Contact Centers-3 Questions for Future Strategies (1,421 words)
Contact Centers: Keep the Hub Humming
Three strategic questions every customer contact center manager must answer.
By Curt Barry
No doubt your catalog's customer contact center has changed dramatically in the past five years.
Your employees probably now support e-commerce initiatives, respond to e-mailed correspondence, track outbound customer shipments, access digital product images via the Internet or terminal-based systems, and much more.
Before you plot your contact center's future strategies, answer these three basic questions:
1. How are you defining, measuring and improving customer service? Every cataloger preaches the gospel of customer service, but how does your corporate culture uniquely deliver it?
2. With your increased use of technology, have your productivity levels also risen? In many companies, productivity rates — as measured in calls per hour or sales per employee — have not markedly improved during the past five years, mostly because labor rates also have increased.
3. How can your contact center help increase your company's overall sales? Your customer service representatives (CSRs) already have relationships with your customers. The challenge is to determine how you can proactively leverage those relationships to increase sales.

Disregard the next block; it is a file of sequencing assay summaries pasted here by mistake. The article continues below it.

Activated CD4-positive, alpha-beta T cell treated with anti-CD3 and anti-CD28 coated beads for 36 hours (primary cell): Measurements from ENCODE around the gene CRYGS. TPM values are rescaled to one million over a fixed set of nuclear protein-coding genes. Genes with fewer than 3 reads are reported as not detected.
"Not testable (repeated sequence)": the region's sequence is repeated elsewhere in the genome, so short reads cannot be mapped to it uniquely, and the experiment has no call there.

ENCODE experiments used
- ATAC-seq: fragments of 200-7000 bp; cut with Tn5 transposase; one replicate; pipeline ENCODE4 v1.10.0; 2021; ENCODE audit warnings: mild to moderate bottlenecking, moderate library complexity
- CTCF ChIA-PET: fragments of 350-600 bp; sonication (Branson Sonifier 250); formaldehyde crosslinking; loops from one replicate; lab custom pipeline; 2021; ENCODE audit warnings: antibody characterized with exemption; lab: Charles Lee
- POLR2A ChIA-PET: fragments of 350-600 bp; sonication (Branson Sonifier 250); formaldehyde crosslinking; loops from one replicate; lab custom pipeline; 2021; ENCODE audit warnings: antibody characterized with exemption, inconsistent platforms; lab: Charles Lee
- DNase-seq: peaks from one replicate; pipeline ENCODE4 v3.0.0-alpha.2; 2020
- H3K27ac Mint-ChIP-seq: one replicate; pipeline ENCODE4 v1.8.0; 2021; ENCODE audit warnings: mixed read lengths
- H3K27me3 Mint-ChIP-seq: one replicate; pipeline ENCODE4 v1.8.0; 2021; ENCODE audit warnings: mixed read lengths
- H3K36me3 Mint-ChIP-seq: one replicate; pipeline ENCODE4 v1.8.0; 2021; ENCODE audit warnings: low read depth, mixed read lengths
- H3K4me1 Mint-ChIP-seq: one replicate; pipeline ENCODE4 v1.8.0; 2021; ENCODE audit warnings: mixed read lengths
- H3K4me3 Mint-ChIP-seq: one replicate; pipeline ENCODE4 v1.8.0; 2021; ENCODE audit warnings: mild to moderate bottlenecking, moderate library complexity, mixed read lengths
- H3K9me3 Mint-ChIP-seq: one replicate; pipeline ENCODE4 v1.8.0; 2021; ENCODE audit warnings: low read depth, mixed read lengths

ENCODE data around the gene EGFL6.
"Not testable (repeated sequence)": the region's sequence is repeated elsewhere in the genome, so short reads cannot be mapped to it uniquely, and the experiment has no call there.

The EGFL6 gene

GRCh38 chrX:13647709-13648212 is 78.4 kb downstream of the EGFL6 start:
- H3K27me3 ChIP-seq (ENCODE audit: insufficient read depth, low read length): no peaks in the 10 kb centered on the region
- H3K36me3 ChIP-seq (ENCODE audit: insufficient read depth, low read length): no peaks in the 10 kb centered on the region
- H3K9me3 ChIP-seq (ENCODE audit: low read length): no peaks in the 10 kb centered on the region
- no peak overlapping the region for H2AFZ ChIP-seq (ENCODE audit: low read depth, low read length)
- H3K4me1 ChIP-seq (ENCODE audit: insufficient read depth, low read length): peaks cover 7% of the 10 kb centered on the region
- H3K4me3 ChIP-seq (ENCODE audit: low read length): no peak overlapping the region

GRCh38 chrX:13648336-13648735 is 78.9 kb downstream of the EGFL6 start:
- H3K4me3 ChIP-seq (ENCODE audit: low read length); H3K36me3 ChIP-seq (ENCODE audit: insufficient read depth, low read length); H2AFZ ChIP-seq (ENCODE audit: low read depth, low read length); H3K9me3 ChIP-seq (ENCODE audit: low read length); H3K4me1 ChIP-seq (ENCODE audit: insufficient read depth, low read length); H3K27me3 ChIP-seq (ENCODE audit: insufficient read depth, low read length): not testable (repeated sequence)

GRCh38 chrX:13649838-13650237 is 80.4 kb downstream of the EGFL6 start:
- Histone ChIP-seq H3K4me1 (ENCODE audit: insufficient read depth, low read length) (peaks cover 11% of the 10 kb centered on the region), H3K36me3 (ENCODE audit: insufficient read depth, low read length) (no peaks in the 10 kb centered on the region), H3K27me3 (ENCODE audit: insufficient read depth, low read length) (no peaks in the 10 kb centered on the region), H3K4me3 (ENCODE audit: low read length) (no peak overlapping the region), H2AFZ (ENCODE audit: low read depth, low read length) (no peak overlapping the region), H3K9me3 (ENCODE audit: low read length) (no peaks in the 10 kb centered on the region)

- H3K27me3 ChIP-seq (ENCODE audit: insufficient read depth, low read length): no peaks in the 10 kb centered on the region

Appropriate strategies to answer these questions will vary depending on your average order value, profitability, and overall business plans and objectives. Sometimes to strategically move ahead, it's imperative that you first take a step back to ensure you've accomplished important business basics outlined below.
Define, Measure, Improve
Your contact-center employees most likely are at the hub of most order activity at your company. This means that you're dependent primarily on people to offer good service to your customers. For your catalog to prosper, then, you and your employees must have shared values — values that you reinforce by employee-empowerment, frequent training and expert management.
As your company grows, how are you teaching and reinforcing your vision and mission to employees? You want them to grow in their jobs, but you also want them to retain the values that are true to your company's original objectives. To make matters even more challenging, as your e-commerce channels grow, you must create a parallel service path similar to that experienced by your phone customers. The following tactics may help improve your company's overall customer service: